Fossil-fuel divestment is a political gesture, rather than a costed-out charitable expenditure. It’s idealistic, rather than technocratic. It’s the right thing to do even if it turns out to be utterly futile. And that’s why the foundations aren’t doing it: that’s not how they think, how they operate.
Both the Gates Foundation and the Wellcome Trust employ many skilled professionals whose job is to make the world measurably better, who judge actions by results. They might be motivated by idealism, but their day-to-day work is resolutely pragmatic. A campaign like this one speaks to their hearts, to their ideals, even as people like Bill Gates ultimately make decisions with their heads.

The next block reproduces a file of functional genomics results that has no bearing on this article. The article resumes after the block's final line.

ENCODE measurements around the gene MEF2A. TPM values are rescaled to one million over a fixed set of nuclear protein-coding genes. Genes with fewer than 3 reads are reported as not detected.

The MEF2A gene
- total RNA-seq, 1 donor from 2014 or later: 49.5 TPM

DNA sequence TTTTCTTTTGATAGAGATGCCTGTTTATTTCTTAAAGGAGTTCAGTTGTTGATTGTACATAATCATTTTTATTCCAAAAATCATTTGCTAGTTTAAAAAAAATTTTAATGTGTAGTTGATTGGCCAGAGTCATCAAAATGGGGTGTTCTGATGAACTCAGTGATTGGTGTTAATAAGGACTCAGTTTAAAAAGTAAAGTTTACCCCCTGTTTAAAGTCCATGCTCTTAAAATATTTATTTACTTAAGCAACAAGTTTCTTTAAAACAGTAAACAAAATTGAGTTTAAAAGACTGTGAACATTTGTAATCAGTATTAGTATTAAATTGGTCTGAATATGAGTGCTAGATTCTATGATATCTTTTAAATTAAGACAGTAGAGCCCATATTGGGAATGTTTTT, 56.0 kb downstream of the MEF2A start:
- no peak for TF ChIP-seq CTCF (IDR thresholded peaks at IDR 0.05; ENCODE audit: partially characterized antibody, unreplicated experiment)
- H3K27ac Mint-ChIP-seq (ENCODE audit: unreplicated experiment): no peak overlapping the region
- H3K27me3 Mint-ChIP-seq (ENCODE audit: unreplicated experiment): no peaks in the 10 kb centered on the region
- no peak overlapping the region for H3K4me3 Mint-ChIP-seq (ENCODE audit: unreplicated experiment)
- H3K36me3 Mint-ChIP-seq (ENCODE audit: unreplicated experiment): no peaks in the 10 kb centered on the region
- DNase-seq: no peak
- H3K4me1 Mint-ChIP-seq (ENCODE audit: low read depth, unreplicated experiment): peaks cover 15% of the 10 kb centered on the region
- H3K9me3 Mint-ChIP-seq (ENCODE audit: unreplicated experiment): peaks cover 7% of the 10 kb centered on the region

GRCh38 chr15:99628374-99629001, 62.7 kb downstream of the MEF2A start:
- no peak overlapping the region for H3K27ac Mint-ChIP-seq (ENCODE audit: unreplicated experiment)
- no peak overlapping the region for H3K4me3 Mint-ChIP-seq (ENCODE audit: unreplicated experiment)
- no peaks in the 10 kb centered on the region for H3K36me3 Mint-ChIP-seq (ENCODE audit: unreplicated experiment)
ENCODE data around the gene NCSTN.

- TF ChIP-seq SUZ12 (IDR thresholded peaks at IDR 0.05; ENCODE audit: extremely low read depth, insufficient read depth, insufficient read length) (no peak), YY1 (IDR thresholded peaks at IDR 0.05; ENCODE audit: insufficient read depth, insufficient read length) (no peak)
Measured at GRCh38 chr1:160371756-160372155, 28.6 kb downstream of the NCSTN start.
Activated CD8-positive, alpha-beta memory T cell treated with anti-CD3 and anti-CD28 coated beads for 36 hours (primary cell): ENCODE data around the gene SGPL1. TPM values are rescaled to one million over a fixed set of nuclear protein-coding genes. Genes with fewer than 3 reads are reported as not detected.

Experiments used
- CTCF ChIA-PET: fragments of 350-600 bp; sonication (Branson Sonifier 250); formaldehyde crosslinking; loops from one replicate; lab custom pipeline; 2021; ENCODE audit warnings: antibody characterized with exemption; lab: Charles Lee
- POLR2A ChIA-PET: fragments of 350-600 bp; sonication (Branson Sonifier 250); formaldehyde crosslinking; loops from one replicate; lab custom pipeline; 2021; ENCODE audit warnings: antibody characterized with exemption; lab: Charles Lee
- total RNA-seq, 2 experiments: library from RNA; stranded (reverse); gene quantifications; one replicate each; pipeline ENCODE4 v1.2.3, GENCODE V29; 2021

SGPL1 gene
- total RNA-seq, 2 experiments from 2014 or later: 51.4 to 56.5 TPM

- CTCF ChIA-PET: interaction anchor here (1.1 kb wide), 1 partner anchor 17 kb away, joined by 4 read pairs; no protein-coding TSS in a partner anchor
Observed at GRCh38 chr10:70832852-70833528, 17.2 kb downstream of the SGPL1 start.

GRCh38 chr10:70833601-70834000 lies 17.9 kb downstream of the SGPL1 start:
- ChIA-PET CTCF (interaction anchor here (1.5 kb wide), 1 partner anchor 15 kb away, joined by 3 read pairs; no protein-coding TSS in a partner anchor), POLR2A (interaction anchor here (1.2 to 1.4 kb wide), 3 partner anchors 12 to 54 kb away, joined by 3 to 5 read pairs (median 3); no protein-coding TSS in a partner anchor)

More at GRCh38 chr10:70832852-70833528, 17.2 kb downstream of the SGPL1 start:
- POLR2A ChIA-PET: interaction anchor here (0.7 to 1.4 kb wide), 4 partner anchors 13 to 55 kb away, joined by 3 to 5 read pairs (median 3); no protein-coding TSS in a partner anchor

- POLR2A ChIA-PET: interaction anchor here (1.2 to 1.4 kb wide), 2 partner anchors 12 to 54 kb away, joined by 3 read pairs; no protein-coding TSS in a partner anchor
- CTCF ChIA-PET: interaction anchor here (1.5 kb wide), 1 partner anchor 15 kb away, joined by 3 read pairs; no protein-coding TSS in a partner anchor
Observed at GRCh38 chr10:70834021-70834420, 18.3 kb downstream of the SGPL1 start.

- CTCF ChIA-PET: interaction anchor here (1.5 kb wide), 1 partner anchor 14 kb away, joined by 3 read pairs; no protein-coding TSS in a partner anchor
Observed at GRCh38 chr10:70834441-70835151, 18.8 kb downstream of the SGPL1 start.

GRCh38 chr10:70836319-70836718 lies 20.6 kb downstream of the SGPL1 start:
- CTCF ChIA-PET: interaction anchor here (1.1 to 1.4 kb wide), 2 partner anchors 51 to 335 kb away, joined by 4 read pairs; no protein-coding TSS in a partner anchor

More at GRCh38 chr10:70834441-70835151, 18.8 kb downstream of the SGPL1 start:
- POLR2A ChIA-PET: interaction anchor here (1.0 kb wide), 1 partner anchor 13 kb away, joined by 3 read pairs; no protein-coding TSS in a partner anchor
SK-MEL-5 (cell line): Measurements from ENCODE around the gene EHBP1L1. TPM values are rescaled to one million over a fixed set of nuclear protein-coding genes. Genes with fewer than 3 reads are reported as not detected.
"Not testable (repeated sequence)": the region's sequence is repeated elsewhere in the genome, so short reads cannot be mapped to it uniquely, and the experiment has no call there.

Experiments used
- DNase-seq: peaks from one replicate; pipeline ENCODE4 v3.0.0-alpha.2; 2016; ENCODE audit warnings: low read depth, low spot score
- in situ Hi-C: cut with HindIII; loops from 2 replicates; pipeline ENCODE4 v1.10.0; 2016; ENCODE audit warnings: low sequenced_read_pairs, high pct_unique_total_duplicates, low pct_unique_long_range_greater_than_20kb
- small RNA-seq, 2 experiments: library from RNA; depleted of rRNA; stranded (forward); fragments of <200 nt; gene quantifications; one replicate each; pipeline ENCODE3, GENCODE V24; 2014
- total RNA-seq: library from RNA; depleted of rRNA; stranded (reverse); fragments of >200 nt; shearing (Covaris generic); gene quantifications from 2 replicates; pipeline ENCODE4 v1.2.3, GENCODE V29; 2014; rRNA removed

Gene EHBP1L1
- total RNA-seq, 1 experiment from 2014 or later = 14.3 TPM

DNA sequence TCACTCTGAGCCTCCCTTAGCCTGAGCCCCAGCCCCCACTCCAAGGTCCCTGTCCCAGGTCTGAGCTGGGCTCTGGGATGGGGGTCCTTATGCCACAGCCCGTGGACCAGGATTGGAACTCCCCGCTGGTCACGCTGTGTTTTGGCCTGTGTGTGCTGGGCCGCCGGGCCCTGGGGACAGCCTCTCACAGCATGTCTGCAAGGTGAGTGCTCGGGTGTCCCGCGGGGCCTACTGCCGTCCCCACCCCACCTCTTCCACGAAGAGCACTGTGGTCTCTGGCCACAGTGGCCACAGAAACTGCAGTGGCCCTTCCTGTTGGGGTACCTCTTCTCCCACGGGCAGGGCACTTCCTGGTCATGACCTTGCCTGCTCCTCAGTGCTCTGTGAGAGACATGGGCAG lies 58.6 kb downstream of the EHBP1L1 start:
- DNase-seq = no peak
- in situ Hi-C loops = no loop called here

The Guardian’s campaign, then, is, I’m afraid, not going to work. Which is to say, it’s not going to actually succeed in persuading the Gates and Wellcome foundations to divest from fossil fuels. And yet it’s hardly a waste of time and effort. In a very real sense, it has already worked. Some 180,000 people have signed the petition, with more names being added by the minute. The idea is out there: it’s going viral. We’re changing the way that the world thinks about fossil fuels and we’re changing the way that the world thinks about the companies which profit from them. Which means that we have changed the world for the better. Let’s keep it up.
This article was first published at the Guardian.